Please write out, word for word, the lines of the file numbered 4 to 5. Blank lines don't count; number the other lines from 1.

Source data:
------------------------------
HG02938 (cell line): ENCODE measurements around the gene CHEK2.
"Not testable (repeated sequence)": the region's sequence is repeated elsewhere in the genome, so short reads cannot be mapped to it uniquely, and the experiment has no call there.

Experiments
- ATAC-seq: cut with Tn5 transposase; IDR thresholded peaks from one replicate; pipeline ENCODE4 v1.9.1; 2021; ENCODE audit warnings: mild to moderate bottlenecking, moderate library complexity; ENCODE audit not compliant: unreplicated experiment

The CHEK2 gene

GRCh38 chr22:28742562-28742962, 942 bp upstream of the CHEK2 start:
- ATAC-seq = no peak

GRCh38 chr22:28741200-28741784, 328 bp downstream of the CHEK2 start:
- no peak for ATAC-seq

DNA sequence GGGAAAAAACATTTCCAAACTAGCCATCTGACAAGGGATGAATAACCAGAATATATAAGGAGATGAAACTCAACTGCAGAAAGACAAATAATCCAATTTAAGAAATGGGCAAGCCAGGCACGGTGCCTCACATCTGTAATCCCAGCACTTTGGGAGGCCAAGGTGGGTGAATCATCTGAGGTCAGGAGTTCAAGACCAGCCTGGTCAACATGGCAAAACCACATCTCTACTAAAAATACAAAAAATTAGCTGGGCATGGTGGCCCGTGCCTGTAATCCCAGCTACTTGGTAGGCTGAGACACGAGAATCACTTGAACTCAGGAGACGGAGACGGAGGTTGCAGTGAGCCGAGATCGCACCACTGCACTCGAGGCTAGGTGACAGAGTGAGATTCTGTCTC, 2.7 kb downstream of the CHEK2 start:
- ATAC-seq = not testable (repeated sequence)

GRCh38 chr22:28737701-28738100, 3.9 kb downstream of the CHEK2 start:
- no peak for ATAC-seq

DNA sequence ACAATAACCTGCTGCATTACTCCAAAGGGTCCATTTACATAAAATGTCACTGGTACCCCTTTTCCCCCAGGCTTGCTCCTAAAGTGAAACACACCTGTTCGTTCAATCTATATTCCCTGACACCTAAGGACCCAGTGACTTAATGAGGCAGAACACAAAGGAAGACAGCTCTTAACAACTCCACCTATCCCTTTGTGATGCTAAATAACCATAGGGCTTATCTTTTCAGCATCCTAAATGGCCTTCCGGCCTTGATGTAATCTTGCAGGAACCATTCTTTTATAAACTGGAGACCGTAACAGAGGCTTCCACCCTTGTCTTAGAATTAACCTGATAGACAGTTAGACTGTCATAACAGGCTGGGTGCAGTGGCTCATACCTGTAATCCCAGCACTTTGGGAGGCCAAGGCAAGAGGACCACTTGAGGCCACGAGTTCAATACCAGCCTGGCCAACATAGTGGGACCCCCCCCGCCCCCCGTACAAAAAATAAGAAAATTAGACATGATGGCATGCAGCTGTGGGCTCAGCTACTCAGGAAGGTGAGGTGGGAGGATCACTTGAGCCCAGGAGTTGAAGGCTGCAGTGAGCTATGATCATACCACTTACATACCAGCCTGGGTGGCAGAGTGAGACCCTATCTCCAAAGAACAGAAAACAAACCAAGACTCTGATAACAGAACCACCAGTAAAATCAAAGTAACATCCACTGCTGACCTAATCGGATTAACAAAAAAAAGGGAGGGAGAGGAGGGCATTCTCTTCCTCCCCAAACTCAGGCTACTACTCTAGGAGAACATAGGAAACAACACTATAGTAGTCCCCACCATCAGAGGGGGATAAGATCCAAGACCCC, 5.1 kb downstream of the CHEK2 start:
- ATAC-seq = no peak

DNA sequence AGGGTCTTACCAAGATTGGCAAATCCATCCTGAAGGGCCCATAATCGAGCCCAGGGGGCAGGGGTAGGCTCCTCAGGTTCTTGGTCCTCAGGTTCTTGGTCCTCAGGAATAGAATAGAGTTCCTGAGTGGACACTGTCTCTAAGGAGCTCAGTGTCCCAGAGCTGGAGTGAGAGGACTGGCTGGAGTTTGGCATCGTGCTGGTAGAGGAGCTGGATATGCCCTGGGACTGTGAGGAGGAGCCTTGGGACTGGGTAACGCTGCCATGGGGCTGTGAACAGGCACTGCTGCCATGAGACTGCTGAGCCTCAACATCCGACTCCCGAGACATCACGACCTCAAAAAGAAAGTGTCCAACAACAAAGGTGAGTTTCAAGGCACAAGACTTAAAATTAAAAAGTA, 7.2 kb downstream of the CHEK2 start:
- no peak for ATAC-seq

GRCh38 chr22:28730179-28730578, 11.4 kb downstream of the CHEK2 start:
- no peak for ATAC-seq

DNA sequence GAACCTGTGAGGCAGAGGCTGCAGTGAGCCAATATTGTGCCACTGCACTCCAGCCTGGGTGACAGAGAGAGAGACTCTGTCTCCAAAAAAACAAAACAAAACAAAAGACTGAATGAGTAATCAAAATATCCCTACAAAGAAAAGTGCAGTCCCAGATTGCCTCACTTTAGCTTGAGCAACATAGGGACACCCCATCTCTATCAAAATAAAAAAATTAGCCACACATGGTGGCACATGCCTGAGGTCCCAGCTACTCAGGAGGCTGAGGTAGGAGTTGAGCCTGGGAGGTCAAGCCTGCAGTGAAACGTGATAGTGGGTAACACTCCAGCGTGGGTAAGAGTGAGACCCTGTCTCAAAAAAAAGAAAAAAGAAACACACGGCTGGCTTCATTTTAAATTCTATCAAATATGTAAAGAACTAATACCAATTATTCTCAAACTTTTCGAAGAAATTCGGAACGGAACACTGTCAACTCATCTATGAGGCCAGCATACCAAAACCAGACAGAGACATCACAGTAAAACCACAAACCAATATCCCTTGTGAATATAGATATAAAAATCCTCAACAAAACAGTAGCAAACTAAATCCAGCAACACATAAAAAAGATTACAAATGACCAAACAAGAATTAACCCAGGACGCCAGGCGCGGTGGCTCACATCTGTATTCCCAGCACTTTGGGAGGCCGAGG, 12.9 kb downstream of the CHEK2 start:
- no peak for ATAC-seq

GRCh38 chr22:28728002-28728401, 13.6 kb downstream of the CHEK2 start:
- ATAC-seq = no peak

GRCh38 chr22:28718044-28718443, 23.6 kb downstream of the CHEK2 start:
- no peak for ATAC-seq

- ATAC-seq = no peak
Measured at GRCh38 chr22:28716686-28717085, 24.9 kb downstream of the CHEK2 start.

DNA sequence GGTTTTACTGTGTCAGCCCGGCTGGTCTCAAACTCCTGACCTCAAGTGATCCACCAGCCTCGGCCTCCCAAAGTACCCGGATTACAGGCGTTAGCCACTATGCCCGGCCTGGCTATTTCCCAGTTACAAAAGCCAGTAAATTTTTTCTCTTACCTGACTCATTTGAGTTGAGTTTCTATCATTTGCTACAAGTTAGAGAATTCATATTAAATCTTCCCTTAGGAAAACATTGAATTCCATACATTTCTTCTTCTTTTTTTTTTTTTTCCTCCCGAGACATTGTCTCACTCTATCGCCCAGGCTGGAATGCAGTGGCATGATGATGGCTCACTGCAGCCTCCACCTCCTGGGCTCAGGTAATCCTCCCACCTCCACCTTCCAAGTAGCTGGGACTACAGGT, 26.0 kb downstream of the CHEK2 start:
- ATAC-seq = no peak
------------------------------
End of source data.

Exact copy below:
- ATAC-seq: cut with Tn5 transposase; IDR thresholded peaks from one replicate; pipeline ENCODE4 v1.9.1; 2021; ENCODE audit warnings: mild to moderate bottlenecking, moderate library complexity; ENCODE audit not compliant: unreplicated experiment

The CHEK2 gene